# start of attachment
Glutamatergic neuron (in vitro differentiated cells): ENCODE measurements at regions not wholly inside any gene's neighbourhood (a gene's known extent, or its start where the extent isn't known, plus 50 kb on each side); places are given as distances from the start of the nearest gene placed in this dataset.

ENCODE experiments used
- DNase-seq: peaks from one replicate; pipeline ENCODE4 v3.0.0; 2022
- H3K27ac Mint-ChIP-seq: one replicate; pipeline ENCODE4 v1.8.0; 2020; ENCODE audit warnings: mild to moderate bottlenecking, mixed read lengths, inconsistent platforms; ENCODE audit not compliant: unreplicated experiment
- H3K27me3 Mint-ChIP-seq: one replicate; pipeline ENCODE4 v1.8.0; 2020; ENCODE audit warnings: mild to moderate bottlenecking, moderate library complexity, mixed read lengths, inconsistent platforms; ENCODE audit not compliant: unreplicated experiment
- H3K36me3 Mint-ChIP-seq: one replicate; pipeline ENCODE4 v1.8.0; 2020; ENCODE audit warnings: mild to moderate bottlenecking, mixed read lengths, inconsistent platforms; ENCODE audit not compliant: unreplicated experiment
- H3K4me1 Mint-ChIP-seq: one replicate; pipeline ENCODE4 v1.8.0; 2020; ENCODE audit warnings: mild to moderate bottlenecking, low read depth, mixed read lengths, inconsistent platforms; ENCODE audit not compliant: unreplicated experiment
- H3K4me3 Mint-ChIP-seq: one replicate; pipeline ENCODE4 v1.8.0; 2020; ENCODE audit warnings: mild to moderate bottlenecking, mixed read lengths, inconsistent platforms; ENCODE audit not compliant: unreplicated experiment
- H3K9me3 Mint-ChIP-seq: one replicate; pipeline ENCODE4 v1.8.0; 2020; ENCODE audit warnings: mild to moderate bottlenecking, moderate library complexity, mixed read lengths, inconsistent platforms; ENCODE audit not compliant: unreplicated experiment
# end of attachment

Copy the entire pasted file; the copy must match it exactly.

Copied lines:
Glutamatergic neuron (in vitro differentiated cells): ENCODE measurements at regions not wholly inside any gene's neighbourhood (a gene's known extent, or its start where the extent isn't known, plus 50 kb on each side); places are given as distances from the start of the nearest gene placed in this dataset.

ENCODE experiments used
- DNase-seq: peaks from one replicate; pipeline ENCODE4 v3.0.0; 2022
- H3K27ac Mint-ChIP-seq: one replicate; pipeline ENCODE4 v1.8.0; 2020; ENCODE audit warnings: mild to moderate bottlenecking, mixed read lengths, inconsistent platforms; ENCODE audit not compliant: unreplicated experiment
- H3K27me3 Mint-ChIP-seq: one replicate; pipeline ENCODE4 v1.8.0; 2020; ENCODE audit warnings: mild to moderate bottlenecking, moderate library complexity, mixed read lengths, inconsistent platforms; ENCODE audit not compliant: unreplicated experiment
- H3K36me3 Mint-ChIP-seq: one replicate; pipeline ENCODE4 v1.8.0; 2020; ENCODE audit warnings: mild to moderate bottlenecking, mixed read lengths, inconsistent platforms; ENCODE audit not compliant: unreplicated experiment
- H3K4me1 Mint-ChIP-seq: one replicate; pipeline ENCODE4 v1.8.0; 2020; ENCODE audit warnings: mild to moderate bottlenecking, low read depth, mixed read lengths, inconsistent platforms; ENCODE audit not compliant: unreplicated experiment
- H3K4me3 Mint-ChIP-seq: one replicate; pipeline ENCODE4 v1.8.0; 2020; ENCODE audit warnings: mild to moderate bottlenecking, mixed read lengths, inconsistent platforms; ENCODE audit not compliant: unreplicated experiment
- H3K9me3 Mint-ChIP-seq: one replicate; pipeline ENCODE4 v1.8.0; 2020; ENCODE audit warnings: mild to moderate bottlenecking, moderate library complexity, mixed read lengths, inconsistent platforms; ENCODE audit not compliant: unreplicated experiment